Home Economic Trends Industrial Production Jumped in October but the Trend Remains Weak – Robert...

Industrial Production Jumped in October but the Trend Remains Weak – Robert Hughes (12/20/2019)

Industrial production jumped 1.1 percent in November, following a 0.9 percent decline in October. That is just the second increase in the past 6 months. Over the past year, industrial production is still down 0.8 percent. Total capacity utilization increased 0.7 percentage points to 77.3 percent as capacity posted a 0.2 percent gain for the month.

The gain in industrial production was broad-based. The manufacturing sector, which accounts for about 75 percent of total industrial production, rose 1.1 percent for the latest month, the third monthly gain in the past 6 months (see chart). However, over the past year, manufacturing output has fallen 0.8 percent (see chart). It’s too early to know whether the strong gain in November is the beginning of a better trend or just month-to-month volatility. Improved trade conditions and stronger global growth would be positive developments for manufacturing output growth.

Utilities output also posted a strong gain for the month, rising 2.9 percent, while mining output fell 0.2 percent in November. Weather is often a driver of month-to-month changes in utility output while mining is closely related to conditions in the energy commodity markets. Over the past year, mining output is up 2.0 percent while utilities output is down 4.1 percent.

Within manufacturing, durable-goods production rose 2.2 percent while nondurable-goods production moved up by 0.1 percent. Leading the durable-goods production were motor vehicle production (up 12.4 percent and likely related to the resumption of production at GM following a strike by employees), primary metal products (up 2.9 percent), and computer and electronics products (up 1.4 percent). Among nondurable-goods producers, plastics and rubber products rose 1.1 percent while food-products production gained 0.8 percent. On the downside, apparel and leather product output fell 1.6 percent while petroleum and coal products fell 1.2 percent.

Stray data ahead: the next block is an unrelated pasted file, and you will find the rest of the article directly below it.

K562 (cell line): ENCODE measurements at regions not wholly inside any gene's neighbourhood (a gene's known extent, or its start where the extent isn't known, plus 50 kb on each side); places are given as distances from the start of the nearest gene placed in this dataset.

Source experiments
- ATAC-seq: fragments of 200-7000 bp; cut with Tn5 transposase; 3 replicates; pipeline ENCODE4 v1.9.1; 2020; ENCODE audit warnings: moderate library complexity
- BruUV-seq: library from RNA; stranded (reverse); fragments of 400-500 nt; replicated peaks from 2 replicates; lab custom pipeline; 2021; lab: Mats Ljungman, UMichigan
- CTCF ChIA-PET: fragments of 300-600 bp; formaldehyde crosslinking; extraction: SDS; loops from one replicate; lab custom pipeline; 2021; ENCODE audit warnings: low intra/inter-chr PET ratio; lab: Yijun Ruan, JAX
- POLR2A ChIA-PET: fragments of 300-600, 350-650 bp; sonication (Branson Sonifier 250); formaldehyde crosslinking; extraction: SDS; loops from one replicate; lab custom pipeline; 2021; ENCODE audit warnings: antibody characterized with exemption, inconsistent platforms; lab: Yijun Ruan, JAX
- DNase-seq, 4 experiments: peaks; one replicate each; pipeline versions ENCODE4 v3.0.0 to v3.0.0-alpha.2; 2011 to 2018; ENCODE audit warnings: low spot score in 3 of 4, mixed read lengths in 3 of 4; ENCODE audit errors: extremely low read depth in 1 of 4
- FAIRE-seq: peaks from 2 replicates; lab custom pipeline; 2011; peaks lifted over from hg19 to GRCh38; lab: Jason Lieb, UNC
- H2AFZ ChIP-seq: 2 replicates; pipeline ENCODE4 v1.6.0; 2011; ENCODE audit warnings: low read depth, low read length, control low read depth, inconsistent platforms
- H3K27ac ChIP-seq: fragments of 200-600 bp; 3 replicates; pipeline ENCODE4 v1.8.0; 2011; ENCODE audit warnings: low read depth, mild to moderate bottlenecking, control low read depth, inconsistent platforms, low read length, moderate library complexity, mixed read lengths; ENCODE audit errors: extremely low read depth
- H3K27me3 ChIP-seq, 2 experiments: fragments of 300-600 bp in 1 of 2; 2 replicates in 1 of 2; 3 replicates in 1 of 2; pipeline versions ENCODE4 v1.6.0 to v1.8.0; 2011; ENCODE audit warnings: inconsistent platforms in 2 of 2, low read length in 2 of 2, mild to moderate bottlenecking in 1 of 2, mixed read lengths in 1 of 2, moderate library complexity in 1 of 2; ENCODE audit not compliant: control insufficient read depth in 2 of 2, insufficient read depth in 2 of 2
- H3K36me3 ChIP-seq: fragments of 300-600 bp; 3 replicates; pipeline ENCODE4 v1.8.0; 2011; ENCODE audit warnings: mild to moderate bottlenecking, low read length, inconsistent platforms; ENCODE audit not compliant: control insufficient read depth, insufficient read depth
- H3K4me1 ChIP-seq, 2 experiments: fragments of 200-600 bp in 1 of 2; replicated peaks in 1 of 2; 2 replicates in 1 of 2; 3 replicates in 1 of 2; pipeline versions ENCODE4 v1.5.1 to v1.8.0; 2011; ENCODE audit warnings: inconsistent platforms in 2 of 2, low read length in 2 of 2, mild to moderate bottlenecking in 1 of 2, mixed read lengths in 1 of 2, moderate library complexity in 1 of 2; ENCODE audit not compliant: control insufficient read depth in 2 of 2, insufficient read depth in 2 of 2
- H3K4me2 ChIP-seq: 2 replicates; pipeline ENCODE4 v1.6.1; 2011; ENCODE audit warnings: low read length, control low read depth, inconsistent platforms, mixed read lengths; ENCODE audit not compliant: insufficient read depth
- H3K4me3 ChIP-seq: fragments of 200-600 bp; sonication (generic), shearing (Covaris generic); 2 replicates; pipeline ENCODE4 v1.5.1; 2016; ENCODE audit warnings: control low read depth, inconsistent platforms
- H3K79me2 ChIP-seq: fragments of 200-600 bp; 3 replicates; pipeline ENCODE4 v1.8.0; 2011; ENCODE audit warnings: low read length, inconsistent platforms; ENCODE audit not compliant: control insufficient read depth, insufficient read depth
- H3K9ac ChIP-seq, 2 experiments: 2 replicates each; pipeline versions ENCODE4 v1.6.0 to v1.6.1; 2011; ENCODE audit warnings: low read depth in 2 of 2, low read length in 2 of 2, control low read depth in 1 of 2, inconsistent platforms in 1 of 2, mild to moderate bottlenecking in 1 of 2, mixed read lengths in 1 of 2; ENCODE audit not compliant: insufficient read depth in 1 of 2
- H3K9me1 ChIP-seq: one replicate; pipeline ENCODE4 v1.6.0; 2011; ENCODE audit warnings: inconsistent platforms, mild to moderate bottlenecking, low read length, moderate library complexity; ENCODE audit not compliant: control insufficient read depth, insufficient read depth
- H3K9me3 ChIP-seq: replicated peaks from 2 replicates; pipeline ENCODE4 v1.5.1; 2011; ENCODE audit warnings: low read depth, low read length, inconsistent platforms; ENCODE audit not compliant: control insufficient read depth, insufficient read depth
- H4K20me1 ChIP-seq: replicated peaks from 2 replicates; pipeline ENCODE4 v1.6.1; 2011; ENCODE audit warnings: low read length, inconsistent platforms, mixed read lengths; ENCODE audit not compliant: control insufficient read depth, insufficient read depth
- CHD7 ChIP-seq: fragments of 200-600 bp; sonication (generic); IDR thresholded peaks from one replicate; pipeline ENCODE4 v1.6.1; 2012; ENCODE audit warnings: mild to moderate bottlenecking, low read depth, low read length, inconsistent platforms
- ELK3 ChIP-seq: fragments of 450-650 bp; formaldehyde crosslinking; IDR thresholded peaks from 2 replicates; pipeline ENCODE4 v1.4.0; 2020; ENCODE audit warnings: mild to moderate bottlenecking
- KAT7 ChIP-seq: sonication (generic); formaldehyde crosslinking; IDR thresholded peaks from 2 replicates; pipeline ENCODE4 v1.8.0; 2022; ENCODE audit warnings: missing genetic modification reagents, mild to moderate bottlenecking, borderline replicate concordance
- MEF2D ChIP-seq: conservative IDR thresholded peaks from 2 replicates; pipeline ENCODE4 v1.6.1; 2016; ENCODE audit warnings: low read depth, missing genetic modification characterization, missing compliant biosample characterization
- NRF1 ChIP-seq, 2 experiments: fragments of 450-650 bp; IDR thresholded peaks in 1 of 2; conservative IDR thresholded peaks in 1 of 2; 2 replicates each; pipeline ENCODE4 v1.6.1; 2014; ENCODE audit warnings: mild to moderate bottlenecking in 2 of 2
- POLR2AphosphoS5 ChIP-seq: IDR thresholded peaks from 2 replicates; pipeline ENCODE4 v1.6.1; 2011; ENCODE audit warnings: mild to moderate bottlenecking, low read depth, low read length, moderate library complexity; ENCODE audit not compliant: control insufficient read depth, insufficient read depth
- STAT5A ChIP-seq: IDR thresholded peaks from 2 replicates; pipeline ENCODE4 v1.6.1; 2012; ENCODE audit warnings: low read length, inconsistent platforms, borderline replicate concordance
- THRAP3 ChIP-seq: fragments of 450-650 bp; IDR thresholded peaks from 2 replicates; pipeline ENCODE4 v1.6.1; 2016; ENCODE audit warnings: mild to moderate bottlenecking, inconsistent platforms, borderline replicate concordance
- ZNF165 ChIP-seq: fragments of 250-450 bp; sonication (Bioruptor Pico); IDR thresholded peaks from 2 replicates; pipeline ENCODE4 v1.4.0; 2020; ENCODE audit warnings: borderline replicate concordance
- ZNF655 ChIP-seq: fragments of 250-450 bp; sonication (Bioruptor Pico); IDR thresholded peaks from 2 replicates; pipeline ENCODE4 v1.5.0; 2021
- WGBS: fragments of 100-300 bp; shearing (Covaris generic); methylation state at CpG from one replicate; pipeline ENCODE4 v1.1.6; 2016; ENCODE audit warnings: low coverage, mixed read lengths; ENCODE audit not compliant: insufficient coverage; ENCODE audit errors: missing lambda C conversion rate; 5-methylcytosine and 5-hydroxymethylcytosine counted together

Measured by market segment, consumer-goods production jumped 2.1 percent in November, with consumer durables up 6.4 percent and consumer nondurables up 0.9 percent. Business equipment rose 1.7 percent in November but is down 1.7 percent from a year ago. The monthly gain was boosted by a 6.4 percent gain in transit equipment. Construction supplies increased 0.2 percent for the month and is up 0.8 percent over the past year, suggesting a mildly positive outlook.

Materials production (about 46 percent of output) rose 0.7 percent for the month but is off 0.6 percent from a year ago. The non-energy component rose 0.6 percent for the month but is down 2.1 percent from a year ago, with most categories showing declines from a year ago.

Manufacturing capacity utilization rose to 75.2 percent in November, up 0.7 percent from 74.5 percent in October. The November result is right in line with the average of 75.2 since 2012.

Today’s report from the Federal Reserve could be the end of the downward trend in place since December 2108 but it’s too early to be sure. The manufacturing sector is exposed to global trade conditions, both global growth rates and trade policies. The sector may see better performances in the months ahead if global growth reaccelerates and trade policies become more favorable.